I’ll just kick things off here by saying that Kuleana is at its very core, a seriously insightful film. It is wonderful look into the damnation and tyranny that would ensue after the statehood was confirmed for the land of Hawaii. It’s really something that I had never actually thought too much about. I have always known that the natives to Hawaii have always been a very strong and proud group of folks, and that the white gentrification of the land was, to put it lightly, pretty fucked up. But to see some very probably events depicted in such a manner as this film does is a whole new proverbial ball game. It is a toxic and frightening thing I am very willing to admit that I can never truly understand. But, it didn’t stop me from enjoying a very well made film on the subject.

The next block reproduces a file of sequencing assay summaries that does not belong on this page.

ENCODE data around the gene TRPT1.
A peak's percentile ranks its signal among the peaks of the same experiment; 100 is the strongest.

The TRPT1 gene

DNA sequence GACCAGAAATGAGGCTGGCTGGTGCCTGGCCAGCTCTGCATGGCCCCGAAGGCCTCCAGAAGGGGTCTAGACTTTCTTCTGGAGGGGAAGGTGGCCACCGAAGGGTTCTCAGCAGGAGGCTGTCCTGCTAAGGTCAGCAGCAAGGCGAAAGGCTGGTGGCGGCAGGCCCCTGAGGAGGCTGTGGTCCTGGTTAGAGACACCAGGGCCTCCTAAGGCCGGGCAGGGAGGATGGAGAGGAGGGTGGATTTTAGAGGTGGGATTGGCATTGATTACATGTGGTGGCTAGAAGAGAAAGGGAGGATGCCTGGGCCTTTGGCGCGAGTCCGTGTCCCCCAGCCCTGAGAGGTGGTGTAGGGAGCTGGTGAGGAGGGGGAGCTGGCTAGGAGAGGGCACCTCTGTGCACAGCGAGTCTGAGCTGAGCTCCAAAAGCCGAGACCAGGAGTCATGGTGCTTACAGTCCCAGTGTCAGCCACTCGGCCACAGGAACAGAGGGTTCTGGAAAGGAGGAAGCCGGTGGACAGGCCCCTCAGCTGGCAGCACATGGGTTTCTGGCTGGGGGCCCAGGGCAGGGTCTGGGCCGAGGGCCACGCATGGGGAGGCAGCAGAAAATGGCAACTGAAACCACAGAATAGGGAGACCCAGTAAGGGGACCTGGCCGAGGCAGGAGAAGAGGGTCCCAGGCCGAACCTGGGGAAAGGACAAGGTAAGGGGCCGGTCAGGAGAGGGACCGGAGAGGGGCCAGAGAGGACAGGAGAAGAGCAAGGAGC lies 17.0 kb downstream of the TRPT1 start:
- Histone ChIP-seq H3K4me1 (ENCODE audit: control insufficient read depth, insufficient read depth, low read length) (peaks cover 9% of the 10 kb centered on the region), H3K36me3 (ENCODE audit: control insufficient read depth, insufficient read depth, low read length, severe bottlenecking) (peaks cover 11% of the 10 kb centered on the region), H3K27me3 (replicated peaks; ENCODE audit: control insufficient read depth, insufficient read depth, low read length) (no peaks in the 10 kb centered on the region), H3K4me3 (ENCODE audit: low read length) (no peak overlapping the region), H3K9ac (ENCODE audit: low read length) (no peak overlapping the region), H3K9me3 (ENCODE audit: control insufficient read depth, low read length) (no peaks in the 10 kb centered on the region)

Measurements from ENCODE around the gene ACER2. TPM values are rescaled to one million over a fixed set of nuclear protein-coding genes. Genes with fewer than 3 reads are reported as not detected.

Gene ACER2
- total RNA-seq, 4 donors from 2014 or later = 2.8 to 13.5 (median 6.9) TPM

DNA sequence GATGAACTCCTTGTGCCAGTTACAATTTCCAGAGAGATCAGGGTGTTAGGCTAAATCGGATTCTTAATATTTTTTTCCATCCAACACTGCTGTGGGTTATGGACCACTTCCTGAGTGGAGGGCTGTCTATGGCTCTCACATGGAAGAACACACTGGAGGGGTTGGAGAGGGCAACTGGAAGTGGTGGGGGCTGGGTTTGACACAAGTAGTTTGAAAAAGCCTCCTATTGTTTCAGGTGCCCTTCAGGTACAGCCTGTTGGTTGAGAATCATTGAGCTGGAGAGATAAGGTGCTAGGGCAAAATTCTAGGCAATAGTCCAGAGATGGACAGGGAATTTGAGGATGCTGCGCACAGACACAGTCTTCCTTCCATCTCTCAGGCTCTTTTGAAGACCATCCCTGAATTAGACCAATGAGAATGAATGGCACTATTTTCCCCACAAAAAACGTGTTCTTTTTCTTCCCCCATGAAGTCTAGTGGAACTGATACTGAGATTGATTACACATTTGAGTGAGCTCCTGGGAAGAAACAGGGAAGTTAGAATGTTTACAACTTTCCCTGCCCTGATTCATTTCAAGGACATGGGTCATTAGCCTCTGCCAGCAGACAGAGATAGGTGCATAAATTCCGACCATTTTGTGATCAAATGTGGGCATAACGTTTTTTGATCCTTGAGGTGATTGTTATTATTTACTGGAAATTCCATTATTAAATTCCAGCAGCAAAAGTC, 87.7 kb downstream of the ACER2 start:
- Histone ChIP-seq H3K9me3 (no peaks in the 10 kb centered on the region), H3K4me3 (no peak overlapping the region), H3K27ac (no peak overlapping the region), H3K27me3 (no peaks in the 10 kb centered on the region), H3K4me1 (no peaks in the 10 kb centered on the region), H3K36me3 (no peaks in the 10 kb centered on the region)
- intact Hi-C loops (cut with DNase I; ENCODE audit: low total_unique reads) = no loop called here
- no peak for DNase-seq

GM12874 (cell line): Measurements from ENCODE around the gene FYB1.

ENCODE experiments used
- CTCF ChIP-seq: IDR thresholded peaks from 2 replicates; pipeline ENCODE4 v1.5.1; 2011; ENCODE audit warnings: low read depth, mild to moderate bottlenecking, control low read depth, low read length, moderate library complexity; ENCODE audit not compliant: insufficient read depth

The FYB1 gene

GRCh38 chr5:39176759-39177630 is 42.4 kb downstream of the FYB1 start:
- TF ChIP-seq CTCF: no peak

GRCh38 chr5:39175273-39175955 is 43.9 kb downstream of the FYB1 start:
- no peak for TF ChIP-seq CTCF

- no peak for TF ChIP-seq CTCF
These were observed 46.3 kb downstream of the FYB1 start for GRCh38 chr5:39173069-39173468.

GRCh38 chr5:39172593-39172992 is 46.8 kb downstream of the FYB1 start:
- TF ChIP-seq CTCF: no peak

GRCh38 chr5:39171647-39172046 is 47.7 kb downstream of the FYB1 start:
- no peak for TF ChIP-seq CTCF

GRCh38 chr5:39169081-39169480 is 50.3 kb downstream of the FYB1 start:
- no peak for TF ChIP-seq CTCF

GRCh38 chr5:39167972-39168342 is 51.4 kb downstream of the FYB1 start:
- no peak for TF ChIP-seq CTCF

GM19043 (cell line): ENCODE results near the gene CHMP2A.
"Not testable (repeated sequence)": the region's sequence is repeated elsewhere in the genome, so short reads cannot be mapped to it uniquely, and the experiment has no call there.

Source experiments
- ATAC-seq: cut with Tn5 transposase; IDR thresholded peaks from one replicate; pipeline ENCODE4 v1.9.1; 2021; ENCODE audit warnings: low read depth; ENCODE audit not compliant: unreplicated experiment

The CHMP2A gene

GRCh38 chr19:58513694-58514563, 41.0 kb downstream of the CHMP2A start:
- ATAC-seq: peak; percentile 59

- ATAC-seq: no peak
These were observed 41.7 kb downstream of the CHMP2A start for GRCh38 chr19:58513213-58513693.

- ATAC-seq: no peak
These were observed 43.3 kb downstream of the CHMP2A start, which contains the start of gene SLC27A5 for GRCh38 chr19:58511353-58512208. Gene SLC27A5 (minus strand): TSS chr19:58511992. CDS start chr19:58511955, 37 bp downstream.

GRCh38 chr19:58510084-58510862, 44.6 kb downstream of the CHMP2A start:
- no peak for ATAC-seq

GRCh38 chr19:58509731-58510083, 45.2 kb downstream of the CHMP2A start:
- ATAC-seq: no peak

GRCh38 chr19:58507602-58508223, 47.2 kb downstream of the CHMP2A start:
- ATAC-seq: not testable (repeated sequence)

Kuleana is a film that focuses on one man’s journey to clear his father’s tarnished name, and to retain purity to his land that is unscathed from the indignity of commercial greed but is in danger of being handed over to the corporate monsters who are uncaring about the sacred history of a land as they can not see such beauty with their eyes blinded by dollar signs. Phew. That was a bit of a rant wasn’t it? Anyway, Kuleana is a hell of a film with a brilliant cast. If you couldn’t tell from the big of agony and anger I am putting into writing this, there are some demons associated with this film. And one of the biggest demons of them all is portrayed by Stefan C. Schaefer, who portrays a true bonafide asshole on a Nurse Ratchet level. He’s so good at this role that you couldn’t even “love to hate” his character. You just hate him. So much respect also has to be given to Sonya Balmores and Moronai Kanekoa, who give absolutely dynamite performances as well. And also Marlene Said, who was just downright adorable!